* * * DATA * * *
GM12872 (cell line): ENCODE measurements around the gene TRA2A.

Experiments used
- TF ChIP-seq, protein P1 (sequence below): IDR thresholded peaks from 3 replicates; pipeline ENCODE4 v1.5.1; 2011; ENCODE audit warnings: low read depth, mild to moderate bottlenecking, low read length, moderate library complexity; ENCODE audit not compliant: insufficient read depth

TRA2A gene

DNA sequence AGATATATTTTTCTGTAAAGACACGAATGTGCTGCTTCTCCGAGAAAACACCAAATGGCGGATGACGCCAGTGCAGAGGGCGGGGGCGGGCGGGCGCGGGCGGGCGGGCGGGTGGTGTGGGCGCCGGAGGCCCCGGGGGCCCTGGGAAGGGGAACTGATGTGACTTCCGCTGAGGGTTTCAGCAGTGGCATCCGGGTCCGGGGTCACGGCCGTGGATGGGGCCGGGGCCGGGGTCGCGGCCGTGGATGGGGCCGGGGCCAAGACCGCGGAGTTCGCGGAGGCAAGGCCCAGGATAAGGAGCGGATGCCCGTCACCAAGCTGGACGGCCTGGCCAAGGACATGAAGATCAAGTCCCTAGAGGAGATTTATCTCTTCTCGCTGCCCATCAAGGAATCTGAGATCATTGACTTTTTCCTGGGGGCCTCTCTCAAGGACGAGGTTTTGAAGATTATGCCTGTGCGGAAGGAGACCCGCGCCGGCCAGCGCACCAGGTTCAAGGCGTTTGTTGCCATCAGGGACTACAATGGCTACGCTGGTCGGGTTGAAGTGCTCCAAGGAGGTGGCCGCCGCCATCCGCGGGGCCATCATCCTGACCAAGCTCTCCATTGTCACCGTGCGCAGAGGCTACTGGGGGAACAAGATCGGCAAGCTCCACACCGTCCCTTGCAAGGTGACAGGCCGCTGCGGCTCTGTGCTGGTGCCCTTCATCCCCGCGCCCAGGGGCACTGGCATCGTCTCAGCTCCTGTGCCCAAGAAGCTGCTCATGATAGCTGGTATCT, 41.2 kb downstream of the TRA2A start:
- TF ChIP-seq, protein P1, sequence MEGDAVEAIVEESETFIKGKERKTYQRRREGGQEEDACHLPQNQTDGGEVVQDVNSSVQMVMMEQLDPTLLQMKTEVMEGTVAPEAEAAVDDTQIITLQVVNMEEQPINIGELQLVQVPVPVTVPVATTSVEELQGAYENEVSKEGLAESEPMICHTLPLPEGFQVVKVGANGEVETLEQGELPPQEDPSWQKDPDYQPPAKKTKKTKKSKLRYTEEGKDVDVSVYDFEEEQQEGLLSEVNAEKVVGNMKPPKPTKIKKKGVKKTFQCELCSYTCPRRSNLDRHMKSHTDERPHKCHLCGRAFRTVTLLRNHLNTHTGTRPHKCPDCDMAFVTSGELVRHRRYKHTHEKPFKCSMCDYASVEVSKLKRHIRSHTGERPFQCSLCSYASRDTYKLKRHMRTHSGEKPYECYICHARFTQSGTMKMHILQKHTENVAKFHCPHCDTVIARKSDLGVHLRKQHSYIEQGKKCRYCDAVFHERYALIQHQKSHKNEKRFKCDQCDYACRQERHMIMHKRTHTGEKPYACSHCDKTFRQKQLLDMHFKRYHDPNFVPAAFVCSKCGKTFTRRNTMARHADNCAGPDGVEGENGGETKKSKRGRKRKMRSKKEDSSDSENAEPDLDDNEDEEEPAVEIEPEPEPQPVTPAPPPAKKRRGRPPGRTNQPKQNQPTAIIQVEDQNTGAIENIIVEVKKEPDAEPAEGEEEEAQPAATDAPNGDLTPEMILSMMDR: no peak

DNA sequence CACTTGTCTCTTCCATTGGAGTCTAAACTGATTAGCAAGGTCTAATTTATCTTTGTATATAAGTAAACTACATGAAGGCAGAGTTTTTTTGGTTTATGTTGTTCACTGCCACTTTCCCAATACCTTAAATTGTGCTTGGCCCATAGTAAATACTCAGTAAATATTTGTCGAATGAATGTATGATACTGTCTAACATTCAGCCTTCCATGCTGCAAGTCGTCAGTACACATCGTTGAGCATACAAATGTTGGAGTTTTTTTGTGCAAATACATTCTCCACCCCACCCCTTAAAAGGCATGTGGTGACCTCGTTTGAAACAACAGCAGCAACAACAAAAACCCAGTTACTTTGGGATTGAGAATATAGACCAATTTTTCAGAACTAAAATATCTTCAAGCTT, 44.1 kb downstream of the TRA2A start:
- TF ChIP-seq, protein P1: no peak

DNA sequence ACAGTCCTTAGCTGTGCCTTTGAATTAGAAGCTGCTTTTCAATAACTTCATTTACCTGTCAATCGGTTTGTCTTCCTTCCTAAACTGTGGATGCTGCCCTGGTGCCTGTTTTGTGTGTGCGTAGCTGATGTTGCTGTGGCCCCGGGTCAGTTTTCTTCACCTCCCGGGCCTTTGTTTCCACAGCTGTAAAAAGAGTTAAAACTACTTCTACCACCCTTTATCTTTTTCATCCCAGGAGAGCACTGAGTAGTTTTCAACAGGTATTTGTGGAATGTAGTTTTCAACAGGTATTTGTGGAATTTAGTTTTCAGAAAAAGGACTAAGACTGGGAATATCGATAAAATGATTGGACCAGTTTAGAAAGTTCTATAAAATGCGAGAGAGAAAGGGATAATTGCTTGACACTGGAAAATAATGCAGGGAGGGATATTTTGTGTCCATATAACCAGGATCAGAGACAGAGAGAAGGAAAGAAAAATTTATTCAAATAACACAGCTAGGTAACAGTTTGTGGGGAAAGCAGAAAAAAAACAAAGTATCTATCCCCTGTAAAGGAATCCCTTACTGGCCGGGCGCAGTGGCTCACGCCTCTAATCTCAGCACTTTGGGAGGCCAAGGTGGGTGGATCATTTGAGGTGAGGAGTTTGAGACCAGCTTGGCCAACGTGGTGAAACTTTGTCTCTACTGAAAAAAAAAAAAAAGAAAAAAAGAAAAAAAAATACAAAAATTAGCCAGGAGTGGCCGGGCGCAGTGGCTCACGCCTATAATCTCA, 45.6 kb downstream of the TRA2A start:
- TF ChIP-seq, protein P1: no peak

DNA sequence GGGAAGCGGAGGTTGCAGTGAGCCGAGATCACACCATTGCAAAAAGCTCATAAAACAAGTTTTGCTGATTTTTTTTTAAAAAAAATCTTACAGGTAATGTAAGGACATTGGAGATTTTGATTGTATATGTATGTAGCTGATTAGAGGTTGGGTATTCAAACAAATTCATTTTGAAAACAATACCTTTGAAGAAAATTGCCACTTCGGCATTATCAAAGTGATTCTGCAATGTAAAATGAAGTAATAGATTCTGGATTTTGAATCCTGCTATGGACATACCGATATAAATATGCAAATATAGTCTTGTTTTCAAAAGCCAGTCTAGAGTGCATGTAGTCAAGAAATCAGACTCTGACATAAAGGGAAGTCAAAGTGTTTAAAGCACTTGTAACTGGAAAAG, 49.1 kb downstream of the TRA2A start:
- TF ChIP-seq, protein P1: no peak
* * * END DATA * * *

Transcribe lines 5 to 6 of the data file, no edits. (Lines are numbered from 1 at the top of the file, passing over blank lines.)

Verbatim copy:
DNA sequence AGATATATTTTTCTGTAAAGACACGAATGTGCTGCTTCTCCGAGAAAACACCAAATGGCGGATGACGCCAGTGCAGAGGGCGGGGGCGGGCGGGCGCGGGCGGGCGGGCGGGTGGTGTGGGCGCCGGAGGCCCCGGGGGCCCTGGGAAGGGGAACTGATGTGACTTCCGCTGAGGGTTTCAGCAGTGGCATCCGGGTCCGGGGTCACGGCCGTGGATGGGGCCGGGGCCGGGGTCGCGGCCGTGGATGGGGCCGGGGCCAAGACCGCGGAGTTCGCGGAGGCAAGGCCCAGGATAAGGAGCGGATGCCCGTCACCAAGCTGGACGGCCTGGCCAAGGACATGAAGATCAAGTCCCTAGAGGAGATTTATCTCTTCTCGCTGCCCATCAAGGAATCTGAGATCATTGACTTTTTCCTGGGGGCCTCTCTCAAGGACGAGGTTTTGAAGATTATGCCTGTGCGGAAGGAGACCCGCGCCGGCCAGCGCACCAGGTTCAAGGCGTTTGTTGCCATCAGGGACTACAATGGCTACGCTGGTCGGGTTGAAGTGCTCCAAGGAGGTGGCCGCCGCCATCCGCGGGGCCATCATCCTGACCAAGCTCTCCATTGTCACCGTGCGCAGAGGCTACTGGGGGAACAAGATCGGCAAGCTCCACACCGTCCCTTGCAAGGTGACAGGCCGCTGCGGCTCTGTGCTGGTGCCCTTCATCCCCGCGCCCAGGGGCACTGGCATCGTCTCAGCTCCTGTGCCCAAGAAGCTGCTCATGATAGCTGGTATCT, 41.2 kb downstream of the TRA2A start:
- TF ChIP-seq, protein P1, sequence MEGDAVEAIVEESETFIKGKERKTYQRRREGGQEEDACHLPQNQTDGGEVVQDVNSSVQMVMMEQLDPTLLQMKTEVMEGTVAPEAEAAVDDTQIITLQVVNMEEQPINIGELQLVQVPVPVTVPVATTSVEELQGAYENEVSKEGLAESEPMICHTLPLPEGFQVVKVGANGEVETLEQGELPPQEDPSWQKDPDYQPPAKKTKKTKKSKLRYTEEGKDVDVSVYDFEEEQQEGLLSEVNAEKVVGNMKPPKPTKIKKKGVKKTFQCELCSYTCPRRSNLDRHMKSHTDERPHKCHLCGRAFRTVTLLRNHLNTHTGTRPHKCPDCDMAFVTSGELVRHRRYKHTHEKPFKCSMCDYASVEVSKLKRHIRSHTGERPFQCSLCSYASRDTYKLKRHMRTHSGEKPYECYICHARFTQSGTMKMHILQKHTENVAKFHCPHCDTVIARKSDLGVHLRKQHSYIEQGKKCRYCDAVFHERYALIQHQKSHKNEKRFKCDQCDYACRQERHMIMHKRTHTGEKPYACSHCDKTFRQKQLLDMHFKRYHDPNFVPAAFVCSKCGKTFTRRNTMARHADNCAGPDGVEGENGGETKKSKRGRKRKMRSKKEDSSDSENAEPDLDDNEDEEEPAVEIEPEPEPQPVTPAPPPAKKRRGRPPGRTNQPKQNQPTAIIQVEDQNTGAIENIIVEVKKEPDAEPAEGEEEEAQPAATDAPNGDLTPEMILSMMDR: no peak